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United States v. Flenory

decided: April 29, 1980.

UNITED STATES OF AMERICA, APPELLANT
v.
LONDER FLENORY



ON APPEAL FROM THE UNITED STATES DISTRICT COURT FOR THE WESTERN DISTRICT OF PENNSYLVANIA (D.C. Crim No. 79-00144)

Before Aldisert and Gibbons, Circuit Judges and Gerry, District Judge.*fn*

Author: Gibbons

Opinion OF THE COURT

Londer Flenory, indicted for violations of 18 U.S.C. §§ 2113(a) and 2113(d) for his alleged participation in a July 17, 1979 bank robbery, moved prior to his trial to suppress evidence of all out-of-court identifications and to prohibit in-court identification testimony as well. After a hearing the district court ordered the suppression of all out-of-court identifications, and ruled, further, that no in-court identifications by the robbery victims would be permitted unless the Government first introduced some other reliable and trustworthy evidence identifying Flenory as the robber. The Government appeals pursuant to 18 U.S.C. § 3731. We reverse.

The evidence presented at the suppression hearing discloses that on July 17, 1979 the Oliver Plaza Branch of Mellon Bank in Pittsburgh, Pennsylvania, was robbed. On the same day investigating officers presented to the bank employees a photographic array which did not include Flenory's photograph. No identification resulted. Two days later an agent of the Federal Bureau of Investigation presented to the bank employees another photographic array which, like the first, did not include Flenory's photograph. Again no identification was made. On August 2, 1979, the F.B.I. agent showed the bank employees nine additional photographs, including one of Flenory. Each employee who witnessed the robbery was shown the photographs separately, and was told that the robber was not necessarily included. The nine photographs are front and side view mug shots of the head and shoulders of nine black males. The victims had previously described the robber as a black male without facial hair, with a neat appearance, and a short afro-style haircut. The nine photographs fit that description, except that one had a very short haircut and three had slight facial hair. Bank employees Cristallino, Ung, and Bartz selected Flenory's photograph as that of the robber. The F.B.I. agent, Cristallino, and Ung testified at the suppression hearing, and there is no indication in their testimony that Flenory's photograph was emphasized in any way over the others. The photographs themselves are similar in format and do not tend in any way to suggest one over another as the likely robber.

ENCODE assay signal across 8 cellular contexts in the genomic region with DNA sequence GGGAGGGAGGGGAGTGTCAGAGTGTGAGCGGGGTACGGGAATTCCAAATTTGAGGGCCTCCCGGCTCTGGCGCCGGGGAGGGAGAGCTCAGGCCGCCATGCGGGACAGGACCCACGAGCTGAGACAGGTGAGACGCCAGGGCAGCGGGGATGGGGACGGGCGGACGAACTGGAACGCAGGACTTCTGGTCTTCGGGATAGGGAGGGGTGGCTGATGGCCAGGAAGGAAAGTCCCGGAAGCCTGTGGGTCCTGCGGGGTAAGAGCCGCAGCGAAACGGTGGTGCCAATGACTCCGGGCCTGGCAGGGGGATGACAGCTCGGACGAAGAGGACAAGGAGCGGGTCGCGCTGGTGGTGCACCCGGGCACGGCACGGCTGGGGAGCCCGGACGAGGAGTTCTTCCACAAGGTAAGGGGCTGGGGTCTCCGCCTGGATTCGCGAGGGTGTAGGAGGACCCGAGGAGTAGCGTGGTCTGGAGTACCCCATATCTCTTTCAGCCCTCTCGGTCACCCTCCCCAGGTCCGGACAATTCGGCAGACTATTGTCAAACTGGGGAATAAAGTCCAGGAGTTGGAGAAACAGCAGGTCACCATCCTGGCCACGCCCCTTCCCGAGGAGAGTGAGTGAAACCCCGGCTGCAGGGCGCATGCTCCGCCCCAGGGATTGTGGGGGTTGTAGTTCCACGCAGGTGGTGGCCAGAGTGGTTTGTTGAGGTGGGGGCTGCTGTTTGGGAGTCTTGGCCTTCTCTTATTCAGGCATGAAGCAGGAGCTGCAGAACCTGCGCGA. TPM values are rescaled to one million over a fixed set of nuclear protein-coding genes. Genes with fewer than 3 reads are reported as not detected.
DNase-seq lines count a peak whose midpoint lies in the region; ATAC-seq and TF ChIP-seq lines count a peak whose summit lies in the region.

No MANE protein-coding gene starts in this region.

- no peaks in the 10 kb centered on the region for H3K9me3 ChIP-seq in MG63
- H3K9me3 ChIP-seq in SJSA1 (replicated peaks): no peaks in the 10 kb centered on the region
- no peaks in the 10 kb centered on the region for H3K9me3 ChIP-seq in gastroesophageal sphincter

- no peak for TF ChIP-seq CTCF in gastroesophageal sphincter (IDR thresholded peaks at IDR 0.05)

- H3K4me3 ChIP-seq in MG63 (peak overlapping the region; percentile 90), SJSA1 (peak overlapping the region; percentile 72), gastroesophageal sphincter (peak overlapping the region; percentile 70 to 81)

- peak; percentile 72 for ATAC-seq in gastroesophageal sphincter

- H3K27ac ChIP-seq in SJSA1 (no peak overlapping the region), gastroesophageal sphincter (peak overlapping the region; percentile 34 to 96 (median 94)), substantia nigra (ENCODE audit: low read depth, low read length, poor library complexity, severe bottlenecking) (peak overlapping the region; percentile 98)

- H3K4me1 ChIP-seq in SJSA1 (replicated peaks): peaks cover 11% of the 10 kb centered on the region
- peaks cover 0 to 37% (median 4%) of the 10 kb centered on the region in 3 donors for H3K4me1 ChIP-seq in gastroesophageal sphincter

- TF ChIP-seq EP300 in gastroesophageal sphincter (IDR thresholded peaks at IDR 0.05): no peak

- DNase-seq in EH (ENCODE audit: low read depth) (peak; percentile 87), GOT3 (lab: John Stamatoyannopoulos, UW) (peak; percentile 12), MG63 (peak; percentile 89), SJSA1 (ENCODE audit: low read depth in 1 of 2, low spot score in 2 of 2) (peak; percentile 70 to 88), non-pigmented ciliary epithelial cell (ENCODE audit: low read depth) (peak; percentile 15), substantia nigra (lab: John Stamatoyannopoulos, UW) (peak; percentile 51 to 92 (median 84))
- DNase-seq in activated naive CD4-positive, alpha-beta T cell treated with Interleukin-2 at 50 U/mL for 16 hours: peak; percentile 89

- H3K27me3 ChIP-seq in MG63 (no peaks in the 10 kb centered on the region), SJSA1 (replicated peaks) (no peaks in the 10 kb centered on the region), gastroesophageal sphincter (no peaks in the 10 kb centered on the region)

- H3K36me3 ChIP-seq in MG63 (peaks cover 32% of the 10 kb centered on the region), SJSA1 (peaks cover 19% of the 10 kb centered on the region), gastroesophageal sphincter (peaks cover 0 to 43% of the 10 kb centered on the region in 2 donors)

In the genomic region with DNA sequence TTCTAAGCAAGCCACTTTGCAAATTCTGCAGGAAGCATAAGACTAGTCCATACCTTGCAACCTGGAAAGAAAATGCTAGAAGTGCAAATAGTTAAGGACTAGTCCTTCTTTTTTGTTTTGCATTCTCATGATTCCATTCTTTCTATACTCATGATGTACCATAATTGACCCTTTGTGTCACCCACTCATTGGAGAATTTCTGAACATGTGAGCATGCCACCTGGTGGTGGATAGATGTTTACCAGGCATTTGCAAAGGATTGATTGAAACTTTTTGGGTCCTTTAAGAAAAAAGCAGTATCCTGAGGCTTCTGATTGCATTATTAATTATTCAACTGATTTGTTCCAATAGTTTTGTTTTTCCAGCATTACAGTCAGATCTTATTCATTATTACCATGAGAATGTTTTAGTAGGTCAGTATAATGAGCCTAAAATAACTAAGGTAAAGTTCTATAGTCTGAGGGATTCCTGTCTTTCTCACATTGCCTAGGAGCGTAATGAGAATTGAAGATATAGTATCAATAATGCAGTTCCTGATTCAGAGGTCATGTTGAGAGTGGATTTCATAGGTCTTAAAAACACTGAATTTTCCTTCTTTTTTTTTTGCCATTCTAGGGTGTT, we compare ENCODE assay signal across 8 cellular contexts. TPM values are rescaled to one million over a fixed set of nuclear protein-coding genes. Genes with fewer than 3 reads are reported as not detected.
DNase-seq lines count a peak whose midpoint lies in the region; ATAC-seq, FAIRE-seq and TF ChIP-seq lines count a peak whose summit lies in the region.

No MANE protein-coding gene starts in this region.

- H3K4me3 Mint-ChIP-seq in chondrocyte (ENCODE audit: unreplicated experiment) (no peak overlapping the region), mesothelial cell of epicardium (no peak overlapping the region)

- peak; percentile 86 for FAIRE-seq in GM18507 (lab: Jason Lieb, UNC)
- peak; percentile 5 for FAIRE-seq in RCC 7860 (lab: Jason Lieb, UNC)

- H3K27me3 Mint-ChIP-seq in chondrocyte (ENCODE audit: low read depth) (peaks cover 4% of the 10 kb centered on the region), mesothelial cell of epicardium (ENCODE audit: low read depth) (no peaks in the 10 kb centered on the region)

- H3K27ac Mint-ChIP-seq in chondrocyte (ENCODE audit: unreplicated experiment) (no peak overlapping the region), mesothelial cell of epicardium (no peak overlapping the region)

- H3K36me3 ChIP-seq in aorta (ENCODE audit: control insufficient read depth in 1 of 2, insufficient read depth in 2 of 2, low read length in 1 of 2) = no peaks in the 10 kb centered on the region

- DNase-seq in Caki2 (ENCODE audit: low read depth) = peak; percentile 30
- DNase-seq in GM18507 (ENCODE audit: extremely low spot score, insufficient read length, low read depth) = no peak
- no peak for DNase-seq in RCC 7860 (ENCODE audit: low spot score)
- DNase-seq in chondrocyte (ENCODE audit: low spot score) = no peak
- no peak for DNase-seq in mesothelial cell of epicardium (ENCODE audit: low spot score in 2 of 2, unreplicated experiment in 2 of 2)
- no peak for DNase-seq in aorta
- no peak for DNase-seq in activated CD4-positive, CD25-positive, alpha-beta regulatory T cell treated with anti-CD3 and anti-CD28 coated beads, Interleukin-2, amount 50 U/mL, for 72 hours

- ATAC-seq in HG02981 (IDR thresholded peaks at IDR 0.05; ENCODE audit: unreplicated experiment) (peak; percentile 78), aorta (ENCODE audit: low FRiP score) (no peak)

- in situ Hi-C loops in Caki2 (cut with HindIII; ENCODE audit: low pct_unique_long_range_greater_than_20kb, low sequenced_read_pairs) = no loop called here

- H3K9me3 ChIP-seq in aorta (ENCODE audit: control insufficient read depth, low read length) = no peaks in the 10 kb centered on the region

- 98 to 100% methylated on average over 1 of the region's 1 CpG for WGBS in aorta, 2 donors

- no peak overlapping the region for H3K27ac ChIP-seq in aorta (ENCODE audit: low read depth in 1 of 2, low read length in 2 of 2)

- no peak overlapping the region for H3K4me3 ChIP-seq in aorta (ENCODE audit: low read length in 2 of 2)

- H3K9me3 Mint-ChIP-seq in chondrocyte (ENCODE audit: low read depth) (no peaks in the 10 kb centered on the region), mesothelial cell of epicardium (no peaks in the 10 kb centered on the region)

Following the August 2, 1979 photo identification the F.B.I. agent filed a complaint charging Flenory with the robbery, and a warrant issued for his arrest. He was arrested on August 10, 1979, and retained counsel. On August 24, 1979, with his counsel present, Flenory was placed in a lineup viewed by bank employees Cristallino, Ung, Bartz, and Cocere. At his counsel's suggestion, all participants were dressed in coveralls. Counsel made no objection to the six participants in the lineup. The record contains photographs of the lineup with front and side views of the participants. Two of the six black males depicted have facial hair and one has a slight goatee. One of those with facial hair also has a distinctive hairstyle different from that included in the description of the robber. Three are cleanshaven and fit the victims' description of the robber rather closely. The testimony about the method of conducting the lineup establishes that no suggestive instructions were given to the bank employees. Cristallino and Ung identified Flenory as the robber; Bartz and Cocere did not.